It’s typically recommended that people visit their dental team twice a year – or even more frequently if they’re at higher risk for gum disease or cavities.
Certain treatments may also require additional follow-up appointments; for example, dentists will usually ask patients to return several weeks after an implant is placed so they can check to ensure it is healing properly.
Drinking Alcohol Regularly
Drinking alcohol, especially in high amounts, can lead to a number of different dental health problems. It can cause dry mouth, or xerostomia, as well as allow sugar to stay on the teeth longer which can lead to cavities. Alcohol can also make it more difficult for your body to absorb important vitamins and minerals that support healthy teeth like vitamins A, C, and calcium.
Regular drinking is also a contributing factor in gum disease and can cause staining that discolors the enamel of your teeth. Drinking alcohol should be limited and done in moderation if at all possible. If you do choose to drink alcohol on a regular basis, make sure you brush and floss your teeth thoroughly after enjoying any beverage containing it.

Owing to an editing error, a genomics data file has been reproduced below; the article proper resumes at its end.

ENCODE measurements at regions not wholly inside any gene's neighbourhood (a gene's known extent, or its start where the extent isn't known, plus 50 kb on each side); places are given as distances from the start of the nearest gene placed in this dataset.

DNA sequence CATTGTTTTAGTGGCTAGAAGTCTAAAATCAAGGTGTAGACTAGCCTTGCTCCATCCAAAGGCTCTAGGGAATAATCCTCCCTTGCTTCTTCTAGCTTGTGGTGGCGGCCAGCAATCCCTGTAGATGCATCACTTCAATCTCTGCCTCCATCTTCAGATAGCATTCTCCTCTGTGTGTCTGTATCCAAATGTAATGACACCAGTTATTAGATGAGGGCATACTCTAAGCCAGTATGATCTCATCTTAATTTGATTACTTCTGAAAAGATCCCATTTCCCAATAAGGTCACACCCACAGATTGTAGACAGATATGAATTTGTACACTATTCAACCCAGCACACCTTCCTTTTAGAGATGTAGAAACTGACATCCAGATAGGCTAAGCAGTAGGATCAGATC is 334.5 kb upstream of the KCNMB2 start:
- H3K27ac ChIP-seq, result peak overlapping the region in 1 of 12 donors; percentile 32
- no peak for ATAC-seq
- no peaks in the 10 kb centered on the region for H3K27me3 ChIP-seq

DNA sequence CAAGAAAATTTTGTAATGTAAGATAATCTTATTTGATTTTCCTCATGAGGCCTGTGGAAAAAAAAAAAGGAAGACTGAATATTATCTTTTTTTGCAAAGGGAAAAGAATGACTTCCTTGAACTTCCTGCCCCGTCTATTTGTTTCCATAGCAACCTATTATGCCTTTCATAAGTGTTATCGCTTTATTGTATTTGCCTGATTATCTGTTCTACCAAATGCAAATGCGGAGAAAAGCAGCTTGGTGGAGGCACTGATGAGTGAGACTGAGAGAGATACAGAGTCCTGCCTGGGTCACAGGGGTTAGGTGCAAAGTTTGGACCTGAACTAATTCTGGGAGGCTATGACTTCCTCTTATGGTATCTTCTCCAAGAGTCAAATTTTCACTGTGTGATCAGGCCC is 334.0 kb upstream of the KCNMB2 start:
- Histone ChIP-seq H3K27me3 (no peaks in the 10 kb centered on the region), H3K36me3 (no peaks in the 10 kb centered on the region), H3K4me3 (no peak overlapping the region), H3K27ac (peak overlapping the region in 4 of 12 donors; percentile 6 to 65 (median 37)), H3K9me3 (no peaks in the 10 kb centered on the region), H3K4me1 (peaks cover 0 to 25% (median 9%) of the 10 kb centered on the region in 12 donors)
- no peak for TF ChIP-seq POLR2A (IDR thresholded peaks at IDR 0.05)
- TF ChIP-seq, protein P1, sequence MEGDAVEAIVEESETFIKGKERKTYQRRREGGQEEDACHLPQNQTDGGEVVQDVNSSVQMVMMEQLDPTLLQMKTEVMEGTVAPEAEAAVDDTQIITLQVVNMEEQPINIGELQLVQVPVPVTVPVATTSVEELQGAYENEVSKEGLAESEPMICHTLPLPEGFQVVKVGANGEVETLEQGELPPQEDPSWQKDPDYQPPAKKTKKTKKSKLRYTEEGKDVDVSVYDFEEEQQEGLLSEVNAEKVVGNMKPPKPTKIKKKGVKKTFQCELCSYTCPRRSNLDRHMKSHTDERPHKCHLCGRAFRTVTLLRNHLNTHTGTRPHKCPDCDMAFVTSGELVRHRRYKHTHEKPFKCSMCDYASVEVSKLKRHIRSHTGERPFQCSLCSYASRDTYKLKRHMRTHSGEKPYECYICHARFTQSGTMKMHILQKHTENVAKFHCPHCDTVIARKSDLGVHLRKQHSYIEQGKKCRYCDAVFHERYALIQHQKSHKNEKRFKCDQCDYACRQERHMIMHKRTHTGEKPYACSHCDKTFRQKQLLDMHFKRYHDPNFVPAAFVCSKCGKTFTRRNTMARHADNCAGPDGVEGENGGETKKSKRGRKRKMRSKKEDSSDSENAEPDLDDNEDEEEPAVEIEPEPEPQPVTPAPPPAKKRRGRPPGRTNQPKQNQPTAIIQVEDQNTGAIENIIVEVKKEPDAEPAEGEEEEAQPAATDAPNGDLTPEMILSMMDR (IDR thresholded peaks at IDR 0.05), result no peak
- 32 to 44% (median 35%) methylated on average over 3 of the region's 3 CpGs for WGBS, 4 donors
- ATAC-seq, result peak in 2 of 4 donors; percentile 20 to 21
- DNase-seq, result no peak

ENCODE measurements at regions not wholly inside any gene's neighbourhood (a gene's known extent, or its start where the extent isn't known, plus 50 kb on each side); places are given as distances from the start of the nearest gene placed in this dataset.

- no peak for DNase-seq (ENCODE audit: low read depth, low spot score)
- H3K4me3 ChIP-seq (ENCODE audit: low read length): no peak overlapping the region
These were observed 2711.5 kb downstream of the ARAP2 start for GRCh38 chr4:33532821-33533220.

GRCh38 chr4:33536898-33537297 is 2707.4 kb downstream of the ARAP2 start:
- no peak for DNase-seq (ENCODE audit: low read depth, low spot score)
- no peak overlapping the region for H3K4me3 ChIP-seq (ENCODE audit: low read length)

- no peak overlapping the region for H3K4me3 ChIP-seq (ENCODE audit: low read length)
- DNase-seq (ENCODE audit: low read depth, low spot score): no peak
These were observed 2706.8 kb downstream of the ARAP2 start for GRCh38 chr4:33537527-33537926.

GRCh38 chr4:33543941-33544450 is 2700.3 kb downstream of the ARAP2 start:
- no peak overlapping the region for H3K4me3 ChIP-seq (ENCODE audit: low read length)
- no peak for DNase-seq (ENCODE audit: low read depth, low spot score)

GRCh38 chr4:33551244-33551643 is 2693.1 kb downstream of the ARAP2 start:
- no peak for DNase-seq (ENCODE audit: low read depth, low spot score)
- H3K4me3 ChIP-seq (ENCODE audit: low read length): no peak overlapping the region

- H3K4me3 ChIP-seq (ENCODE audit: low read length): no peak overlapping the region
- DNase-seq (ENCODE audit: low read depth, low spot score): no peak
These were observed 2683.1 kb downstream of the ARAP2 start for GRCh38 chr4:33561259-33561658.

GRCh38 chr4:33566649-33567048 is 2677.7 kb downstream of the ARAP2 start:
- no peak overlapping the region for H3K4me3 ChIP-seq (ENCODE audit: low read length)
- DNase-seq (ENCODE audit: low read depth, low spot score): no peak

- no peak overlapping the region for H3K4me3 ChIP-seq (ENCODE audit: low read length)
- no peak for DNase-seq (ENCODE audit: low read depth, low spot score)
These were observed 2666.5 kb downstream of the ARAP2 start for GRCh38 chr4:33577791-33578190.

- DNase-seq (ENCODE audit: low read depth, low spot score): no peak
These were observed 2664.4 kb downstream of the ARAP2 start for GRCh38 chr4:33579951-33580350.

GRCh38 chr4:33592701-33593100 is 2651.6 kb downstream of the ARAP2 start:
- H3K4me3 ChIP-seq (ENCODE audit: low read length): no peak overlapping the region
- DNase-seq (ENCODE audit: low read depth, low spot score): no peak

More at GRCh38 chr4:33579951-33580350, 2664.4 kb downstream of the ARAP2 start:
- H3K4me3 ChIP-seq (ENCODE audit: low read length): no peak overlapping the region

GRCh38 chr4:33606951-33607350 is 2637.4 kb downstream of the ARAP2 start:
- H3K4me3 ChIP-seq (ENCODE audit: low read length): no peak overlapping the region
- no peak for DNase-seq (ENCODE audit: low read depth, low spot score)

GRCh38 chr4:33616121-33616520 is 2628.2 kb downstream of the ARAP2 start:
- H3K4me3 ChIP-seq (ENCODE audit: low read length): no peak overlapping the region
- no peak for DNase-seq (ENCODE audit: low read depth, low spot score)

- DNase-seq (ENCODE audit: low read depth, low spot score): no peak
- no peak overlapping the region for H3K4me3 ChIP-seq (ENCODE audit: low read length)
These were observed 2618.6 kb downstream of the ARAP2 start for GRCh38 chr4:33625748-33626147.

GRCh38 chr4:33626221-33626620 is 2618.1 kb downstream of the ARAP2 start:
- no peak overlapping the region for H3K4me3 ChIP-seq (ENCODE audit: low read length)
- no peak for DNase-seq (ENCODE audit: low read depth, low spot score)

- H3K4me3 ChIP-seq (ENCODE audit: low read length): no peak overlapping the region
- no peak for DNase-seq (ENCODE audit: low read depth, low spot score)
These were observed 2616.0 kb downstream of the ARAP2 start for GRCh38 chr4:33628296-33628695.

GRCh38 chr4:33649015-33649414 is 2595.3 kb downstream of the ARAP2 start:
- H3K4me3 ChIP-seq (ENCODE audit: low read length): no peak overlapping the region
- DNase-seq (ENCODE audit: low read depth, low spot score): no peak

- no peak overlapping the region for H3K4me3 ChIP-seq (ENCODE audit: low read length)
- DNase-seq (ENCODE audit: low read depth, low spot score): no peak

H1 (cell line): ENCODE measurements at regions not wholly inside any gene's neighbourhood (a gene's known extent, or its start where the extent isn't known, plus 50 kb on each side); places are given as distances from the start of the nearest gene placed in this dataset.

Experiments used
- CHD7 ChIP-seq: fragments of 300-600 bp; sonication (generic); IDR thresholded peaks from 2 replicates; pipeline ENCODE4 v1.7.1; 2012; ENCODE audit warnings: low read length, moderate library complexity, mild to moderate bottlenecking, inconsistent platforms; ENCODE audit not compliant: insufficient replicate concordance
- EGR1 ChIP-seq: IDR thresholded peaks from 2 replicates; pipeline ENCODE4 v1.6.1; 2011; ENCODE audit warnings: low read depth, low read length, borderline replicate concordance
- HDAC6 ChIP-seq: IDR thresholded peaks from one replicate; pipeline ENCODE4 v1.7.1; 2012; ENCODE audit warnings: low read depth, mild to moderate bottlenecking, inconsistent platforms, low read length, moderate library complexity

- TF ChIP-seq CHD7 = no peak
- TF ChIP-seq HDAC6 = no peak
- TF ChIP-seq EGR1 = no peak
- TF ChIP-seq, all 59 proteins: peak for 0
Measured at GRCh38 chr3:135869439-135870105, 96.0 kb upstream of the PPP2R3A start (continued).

Clenching and Grinding Teeth
Clenching or grinding your teeth can be both painful and damaging to the overall health of your smile. Clenching and grinding often accompany periods of stress or anxiety, but they can also happen while sleeping. This condition, known as bruxism, affects from 8% to 31% of adults and can cause tooth sensitivity, broken fillings, cracked or chipped teeth and even headaches.
Both clenching and grinding position the upper jaw ahead of its normal position when the mouth is closed and put tension on the face muscles and joints. Teeth clenching can increase more than 200 times more force than regular function biting; over time this can result in gum recession, changes in bite alignment, and worn-down tooth enamel leading to decay.
Not Wearing a Mouthguard During Sports